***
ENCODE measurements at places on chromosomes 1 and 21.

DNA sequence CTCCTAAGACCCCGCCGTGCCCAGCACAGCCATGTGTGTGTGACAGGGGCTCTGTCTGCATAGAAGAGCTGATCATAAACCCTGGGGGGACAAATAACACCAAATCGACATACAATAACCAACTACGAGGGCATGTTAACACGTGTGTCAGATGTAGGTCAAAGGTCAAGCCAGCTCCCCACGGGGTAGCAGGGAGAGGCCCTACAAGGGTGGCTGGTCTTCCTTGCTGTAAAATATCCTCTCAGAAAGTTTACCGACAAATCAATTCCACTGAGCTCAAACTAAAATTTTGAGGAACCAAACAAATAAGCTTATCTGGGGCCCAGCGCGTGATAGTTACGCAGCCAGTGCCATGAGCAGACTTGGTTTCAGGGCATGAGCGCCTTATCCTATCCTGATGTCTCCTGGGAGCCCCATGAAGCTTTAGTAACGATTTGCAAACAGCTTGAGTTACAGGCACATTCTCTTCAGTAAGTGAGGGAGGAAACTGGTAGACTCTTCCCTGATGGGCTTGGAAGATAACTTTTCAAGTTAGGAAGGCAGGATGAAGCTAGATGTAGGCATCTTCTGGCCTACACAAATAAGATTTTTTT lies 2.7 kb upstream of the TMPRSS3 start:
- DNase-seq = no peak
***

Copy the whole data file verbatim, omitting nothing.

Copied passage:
ENCODE measurements at places on chromosomes 1 and 21.

DNA sequence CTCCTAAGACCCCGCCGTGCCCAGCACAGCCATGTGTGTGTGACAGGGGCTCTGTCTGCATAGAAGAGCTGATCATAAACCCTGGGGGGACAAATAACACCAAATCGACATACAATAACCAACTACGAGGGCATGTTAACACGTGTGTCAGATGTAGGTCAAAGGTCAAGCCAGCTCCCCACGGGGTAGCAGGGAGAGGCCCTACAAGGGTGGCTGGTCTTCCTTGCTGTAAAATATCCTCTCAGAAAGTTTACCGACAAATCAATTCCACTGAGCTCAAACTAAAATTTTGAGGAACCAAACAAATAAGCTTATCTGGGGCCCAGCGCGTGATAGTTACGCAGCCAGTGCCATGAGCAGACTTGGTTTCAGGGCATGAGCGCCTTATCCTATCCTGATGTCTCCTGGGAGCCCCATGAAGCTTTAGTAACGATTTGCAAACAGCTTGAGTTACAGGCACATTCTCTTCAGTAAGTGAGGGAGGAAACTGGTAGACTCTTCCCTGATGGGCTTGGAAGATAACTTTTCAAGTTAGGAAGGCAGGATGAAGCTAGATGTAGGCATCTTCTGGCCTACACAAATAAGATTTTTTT lies 2.7 kb upstream of the TMPRSS3 start:
- DNase-seq = no peak